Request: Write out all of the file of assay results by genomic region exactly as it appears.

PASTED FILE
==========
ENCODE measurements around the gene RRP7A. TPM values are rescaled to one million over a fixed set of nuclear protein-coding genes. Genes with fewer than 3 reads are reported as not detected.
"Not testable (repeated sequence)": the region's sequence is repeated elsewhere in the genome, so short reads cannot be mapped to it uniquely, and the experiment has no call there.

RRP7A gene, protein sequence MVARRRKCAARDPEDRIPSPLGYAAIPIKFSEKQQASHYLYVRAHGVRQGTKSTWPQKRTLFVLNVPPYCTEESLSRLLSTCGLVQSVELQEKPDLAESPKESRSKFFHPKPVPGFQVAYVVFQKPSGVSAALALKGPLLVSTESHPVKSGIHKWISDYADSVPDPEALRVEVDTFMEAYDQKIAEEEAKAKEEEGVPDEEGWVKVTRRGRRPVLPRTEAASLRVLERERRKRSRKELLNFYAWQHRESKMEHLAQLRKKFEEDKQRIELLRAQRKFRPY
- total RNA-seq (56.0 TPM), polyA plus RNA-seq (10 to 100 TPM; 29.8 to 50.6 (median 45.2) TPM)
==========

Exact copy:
ENCODE measurements around the gene RRP7A. TPM values are rescaled to one million over a fixed set of nuclear protein-coding genes. Genes with fewer than 3 reads are reported as not detected.
"Not testable (repeated sequence)": the region's sequence is repeated elsewhere in the genome, so short reads cannot be mapped to it uniquely, and the experiment has no call there.

RRP7A gene, protein sequence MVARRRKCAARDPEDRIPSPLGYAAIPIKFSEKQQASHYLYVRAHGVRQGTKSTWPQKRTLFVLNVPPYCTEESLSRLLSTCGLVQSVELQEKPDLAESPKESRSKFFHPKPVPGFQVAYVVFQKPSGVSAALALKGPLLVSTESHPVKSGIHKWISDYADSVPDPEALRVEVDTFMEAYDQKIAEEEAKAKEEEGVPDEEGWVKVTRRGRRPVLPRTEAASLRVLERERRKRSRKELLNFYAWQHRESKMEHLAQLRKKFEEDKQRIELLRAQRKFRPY
- total RNA-seq (56.0 TPM), polyA plus RNA-seq (10 to 100 TPM; 29.8 to 50.6 (median 45.2) TPM)